Despite’s Oxfordshire’s reputation as an affluent region, according to a recent Index of Multiple Deprivation, 16 of Oxford’s neighbourhood areas are among the 20 per cent most deprived in England.
Oxfordshire Community Foundation (OCF) is an independent charity that has been working to improve the lives of Oxfordshire’s most disadvantaged since 1995. They do this by bringing together people with the passion, resources and expertise to tackle the most pressing social problems facing the county.
The role of charity funders
All funders are struggling with the ratio of applications to the amount of funding available. Cuts in the value of public grants over the last 15 years have had a signiﬁcant impact on the most vulnerable in society, leading charitable grant-giving organizations to look at ways to collaborate, fund more innovatively, communicate more eﬀectively and use new technology to boost fundraising and improve eﬃciencies.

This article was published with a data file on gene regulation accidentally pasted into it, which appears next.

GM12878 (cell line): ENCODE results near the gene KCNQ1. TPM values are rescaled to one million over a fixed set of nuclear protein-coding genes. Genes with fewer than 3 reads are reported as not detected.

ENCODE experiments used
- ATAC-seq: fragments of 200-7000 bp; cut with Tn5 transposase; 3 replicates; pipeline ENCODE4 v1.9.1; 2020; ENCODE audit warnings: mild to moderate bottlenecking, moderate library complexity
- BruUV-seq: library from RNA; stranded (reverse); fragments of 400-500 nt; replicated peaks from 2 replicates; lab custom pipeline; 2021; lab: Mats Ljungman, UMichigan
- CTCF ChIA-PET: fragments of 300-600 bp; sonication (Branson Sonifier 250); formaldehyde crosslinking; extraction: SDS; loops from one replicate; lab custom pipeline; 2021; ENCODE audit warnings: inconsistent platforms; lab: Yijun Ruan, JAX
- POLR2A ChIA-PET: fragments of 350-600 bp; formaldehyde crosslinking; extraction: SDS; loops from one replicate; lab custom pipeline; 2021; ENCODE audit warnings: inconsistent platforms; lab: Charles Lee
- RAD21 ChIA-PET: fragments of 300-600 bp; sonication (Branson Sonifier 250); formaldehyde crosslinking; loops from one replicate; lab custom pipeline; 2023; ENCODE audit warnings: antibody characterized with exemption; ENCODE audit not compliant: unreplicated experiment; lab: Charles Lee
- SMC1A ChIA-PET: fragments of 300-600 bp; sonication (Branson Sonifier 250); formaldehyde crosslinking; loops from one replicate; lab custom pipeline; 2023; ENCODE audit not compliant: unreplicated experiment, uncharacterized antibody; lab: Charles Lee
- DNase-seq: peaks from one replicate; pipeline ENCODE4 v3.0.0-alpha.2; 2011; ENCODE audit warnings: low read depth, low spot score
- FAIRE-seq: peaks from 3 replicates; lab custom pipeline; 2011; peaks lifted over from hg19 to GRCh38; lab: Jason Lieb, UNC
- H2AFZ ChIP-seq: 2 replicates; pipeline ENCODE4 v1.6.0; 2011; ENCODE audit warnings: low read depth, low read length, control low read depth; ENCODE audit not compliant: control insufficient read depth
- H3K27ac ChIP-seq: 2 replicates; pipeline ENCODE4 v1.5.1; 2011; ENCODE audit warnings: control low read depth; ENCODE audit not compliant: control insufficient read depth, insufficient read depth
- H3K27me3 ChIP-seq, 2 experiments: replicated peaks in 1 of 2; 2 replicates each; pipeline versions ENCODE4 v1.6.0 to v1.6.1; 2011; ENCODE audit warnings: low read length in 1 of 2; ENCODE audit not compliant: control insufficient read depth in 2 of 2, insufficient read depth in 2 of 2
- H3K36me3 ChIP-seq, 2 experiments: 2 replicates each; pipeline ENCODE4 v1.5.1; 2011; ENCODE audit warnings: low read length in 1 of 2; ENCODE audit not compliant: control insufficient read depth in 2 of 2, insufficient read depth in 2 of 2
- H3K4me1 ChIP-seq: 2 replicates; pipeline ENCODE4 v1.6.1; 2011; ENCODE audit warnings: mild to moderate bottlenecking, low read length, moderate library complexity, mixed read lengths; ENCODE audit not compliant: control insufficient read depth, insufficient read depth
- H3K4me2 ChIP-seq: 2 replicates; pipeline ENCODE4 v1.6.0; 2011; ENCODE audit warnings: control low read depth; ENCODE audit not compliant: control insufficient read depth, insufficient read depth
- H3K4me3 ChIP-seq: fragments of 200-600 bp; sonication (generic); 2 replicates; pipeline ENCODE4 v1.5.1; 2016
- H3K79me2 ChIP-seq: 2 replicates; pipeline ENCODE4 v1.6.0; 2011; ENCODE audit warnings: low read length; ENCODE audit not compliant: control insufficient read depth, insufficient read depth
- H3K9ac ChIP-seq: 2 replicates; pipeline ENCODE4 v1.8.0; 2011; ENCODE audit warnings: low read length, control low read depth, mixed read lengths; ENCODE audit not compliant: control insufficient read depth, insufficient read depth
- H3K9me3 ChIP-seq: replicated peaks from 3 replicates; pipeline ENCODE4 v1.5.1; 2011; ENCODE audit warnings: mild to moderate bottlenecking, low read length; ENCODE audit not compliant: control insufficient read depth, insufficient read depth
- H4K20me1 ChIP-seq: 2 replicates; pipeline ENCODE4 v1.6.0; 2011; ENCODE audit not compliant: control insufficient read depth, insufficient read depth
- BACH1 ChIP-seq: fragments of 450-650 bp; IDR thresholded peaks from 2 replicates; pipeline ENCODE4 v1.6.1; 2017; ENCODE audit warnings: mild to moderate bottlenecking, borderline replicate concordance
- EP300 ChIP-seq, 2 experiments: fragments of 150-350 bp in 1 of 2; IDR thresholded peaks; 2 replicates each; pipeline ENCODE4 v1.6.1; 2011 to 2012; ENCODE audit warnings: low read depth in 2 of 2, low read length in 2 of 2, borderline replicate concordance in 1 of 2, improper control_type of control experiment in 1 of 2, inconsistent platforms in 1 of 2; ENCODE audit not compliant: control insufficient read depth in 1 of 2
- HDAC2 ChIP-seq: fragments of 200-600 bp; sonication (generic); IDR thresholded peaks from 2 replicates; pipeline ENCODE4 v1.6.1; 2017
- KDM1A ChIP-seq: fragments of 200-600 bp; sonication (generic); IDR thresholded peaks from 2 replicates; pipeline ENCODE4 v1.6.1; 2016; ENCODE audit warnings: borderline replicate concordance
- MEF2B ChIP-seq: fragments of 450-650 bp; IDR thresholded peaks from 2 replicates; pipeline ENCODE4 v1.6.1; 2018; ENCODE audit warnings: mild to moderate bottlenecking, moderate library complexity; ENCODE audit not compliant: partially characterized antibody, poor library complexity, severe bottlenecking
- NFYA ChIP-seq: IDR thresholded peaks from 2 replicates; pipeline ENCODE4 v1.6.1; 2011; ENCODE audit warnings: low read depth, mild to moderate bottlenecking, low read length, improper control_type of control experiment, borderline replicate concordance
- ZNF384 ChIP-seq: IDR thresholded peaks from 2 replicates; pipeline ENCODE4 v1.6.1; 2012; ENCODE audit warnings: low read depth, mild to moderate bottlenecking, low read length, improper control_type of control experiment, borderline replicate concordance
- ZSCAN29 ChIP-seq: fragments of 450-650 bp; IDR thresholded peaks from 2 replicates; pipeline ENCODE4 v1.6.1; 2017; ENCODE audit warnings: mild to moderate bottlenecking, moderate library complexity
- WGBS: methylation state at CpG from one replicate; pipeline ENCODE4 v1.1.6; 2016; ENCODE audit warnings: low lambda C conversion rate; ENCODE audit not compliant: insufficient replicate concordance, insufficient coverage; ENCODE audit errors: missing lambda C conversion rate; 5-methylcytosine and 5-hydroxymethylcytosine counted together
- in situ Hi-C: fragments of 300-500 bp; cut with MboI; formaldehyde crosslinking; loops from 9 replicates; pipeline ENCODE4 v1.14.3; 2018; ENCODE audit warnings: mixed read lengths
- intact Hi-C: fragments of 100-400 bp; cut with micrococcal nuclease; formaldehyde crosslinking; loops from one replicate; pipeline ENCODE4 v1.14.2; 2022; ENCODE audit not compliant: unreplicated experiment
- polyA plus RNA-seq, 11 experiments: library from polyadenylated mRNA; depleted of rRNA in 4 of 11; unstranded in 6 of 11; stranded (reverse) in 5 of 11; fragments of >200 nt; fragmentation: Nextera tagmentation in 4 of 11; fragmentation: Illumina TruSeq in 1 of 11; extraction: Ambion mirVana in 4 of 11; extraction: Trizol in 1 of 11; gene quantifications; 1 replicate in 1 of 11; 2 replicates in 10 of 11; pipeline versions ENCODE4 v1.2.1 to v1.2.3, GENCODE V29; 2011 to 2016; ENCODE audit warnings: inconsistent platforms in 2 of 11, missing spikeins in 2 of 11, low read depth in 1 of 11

Jayne Woodley, CEO OCF said:
“We are well aware awarding grants alone will not solve the complex social problems we face. Despite 25 years in the sector, the amount of disadvantage and suffering amongst people in Oxfordshire remains unacceptable. We now see grant funding as just one of several tools that will drive positive social change – and believe now is the time to take a more ambitious and holistic view, bringing ideas and resources from all sectors together into a strong collaborative effort. What The Good Exchange offers is not competition, but an opportunity to think outside of the box about partnerships and to find ways of working together as funders that will enable the sector to join up the dots and avoid duplication.”
Partnership with The Good Exchange